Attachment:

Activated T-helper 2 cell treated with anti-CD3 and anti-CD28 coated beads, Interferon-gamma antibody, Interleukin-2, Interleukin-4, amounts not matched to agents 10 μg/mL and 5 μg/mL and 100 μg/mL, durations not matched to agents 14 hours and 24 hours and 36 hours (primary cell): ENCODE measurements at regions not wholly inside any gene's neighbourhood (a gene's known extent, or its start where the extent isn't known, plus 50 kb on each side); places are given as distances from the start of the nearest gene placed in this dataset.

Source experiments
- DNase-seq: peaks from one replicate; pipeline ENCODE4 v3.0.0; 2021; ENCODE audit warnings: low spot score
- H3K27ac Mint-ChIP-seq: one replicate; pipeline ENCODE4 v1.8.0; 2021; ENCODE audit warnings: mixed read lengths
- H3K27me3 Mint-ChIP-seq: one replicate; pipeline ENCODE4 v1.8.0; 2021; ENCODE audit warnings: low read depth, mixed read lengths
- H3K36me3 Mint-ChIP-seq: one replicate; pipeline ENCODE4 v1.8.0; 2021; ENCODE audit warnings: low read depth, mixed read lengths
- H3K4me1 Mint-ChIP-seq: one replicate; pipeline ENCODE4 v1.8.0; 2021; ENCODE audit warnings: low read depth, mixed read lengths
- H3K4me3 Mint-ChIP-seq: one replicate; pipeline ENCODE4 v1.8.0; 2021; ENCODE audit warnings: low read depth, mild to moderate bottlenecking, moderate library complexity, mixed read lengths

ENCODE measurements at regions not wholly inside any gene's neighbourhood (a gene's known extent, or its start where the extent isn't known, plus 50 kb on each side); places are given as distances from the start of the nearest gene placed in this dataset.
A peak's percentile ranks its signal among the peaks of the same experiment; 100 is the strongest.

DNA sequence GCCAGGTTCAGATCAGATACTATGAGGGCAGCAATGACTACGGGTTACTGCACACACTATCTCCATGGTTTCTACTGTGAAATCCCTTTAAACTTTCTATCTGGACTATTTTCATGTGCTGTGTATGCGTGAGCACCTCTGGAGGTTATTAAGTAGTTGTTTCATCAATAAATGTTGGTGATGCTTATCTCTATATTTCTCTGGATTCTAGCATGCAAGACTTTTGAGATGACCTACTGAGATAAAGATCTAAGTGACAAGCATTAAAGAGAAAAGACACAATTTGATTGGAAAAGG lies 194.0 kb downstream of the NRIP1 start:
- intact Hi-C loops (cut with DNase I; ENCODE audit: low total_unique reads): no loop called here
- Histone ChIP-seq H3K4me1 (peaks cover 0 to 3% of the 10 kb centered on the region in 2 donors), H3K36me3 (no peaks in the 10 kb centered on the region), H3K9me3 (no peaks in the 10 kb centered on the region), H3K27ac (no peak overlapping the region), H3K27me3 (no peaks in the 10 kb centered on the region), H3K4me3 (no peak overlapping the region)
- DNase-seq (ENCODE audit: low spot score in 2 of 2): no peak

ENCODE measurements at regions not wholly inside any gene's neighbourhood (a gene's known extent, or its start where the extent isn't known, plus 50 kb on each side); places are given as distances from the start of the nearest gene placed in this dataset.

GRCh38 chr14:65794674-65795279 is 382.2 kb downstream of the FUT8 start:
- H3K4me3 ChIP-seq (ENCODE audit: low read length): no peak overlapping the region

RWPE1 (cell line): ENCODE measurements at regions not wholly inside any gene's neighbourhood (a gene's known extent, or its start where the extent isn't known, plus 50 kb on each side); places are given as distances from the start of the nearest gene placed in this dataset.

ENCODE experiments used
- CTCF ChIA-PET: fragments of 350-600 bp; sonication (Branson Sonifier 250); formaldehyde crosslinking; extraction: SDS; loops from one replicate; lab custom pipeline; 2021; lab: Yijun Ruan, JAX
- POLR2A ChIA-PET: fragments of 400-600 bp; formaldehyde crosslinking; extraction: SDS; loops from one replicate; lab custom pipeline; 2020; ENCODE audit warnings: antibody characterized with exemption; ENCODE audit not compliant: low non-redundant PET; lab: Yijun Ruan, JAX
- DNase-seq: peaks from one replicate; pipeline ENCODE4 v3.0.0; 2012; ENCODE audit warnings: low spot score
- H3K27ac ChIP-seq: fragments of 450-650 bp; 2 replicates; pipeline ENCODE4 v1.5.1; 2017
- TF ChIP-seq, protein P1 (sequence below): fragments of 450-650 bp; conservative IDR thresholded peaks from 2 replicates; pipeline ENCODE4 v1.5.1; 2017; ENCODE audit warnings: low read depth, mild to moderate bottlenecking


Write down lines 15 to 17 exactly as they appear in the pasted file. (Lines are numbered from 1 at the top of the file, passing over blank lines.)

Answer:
ENCODE measurements at regions not wholly inside any gene's neighbourhood (a gene's known extent, or its start where the extent isn't known, plus 50 kb on each side); places are given as distances from the start of the nearest gene placed in this dataset.

GRCh38 chr14:65794674-65795279 is 382.2 kb downstream of the FUT8 start:
- H3K4me3 ChIP-seq (ENCODE audit: low read length): no peak overlapping the region